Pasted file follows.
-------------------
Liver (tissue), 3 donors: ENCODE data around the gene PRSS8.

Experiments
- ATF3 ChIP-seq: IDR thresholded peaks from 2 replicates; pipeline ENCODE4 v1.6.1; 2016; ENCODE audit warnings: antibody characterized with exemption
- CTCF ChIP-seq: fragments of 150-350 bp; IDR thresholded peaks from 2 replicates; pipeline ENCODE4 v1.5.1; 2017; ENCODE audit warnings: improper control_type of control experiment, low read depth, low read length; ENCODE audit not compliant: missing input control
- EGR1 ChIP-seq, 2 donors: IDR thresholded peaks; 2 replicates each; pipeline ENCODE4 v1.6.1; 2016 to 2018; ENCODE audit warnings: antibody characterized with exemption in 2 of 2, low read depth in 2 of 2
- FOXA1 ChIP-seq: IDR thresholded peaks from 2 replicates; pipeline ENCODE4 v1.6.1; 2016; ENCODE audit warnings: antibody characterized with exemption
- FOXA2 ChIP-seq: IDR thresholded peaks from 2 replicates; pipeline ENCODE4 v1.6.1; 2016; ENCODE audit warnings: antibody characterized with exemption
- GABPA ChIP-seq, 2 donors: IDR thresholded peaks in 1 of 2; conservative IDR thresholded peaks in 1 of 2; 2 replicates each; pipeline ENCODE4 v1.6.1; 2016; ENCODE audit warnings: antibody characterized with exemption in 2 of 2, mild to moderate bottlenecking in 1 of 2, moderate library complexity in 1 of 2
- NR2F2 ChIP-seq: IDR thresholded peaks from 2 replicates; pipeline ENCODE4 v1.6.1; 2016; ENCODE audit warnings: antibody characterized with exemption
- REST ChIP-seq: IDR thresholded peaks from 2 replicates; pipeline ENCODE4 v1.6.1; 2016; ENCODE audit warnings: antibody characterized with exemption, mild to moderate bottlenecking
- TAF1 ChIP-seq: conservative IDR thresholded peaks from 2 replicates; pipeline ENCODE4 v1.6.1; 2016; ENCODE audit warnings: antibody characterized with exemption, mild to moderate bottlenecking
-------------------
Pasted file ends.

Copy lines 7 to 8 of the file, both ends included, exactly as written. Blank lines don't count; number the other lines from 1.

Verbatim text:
- FOXA2 ChIP-seq: IDR thresholded peaks from 2 replicates; pipeline ENCODE4 v1.6.1; 2016; ENCODE audit warnings: antibody characterized with exemption
- GABPA ChIP-seq, 2 donors: IDR thresholded peaks in 1 of 2; conservative IDR thresholded peaks in 1 of 2; 2 replicates each; pipeline ENCODE4 v1.6.1; 2016; ENCODE audit warnings: antibody characterized with exemption in 2 of 2, mild to moderate bottlenecking in 1 of 2, moderate library complexity in 1 of 2